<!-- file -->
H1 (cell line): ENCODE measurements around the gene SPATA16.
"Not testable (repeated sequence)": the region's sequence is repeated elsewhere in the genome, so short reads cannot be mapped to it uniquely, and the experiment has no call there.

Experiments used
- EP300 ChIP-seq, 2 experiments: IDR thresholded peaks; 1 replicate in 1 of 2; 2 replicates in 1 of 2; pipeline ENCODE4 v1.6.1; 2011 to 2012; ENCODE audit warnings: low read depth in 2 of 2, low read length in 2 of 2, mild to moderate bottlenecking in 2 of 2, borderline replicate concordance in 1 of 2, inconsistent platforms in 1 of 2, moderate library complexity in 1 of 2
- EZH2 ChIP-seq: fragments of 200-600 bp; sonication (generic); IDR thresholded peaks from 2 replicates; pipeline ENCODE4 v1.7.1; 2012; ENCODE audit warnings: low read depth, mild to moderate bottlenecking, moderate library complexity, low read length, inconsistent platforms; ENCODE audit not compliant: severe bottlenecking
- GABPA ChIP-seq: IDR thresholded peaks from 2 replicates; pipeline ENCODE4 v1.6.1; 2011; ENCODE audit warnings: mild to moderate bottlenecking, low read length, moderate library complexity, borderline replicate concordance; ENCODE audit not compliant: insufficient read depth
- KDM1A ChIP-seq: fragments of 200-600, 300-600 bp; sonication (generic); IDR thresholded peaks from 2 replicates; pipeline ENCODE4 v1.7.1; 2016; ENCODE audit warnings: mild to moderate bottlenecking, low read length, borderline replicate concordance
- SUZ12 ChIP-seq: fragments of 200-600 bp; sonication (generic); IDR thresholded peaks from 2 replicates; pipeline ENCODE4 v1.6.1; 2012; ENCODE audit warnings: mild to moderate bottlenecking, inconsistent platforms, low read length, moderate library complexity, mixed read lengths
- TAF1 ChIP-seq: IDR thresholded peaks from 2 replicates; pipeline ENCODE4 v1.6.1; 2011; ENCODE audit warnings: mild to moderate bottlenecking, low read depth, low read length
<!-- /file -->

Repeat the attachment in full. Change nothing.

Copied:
H1 (cell line): ENCODE measurements around the gene SPATA16.
"Not testable (repeated sequence)": the region's sequence is repeated elsewhere in the genome, so short reads cannot be mapped to it uniquely, and the experiment has no call there.

Experiments used
- EP300 ChIP-seq, 2 experiments: IDR thresholded peaks; 1 replicate in 1 of 2; 2 replicates in 1 of 2; pipeline ENCODE4 v1.6.1; 2011 to 2012; ENCODE audit warnings: low read depth in 2 of 2, low read length in 2 of 2, mild to moderate bottlenecking in 2 of 2, borderline replicate concordance in 1 of 2, inconsistent platforms in 1 of 2, moderate library complexity in 1 of 2
- EZH2 ChIP-seq: fragments of 200-600 bp; sonication (generic); IDR thresholded peaks from 2 replicates; pipeline ENCODE4 v1.7.1; 2012; ENCODE audit warnings: low read depth, mild to moderate bottlenecking, moderate library complexity, low read length, inconsistent platforms; ENCODE audit not compliant: severe bottlenecking
- GABPA ChIP-seq: IDR thresholded peaks from 2 replicates; pipeline ENCODE4 v1.6.1; 2011; ENCODE audit warnings: mild to moderate bottlenecking, low read length, moderate library complexity, borderline replicate concordance; ENCODE audit not compliant: insufficient read depth
- KDM1A ChIP-seq: fragments of 200-600, 300-600 bp; sonication (generic); IDR thresholded peaks from 2 replicates; pipeline ENCODE4 v1.7.1; 2016; ENCODE audit warnings: mild to moderate bottlenecking, low read length, borderline replicate concordance
- SUZ12 ChIP-seq: fragments of 200-600 bp; sonication (generic); IDR thresholded peaks from 2 replicates; pipeline ENCODE4 v1.6.1; 2012; ENCODE audit warnings: mild to moderate bottlenecking, inconsistent platforms, low read length, moderate library complexity, mixed read lengths
- TAF1 ChIP-seq: IDR thresholded peaks from 2 replicates; pipeline ENCODE4 v1.6.1; 2011; ENCODE audit warnings: mild to moderate bottlenecking, low read depth, low read length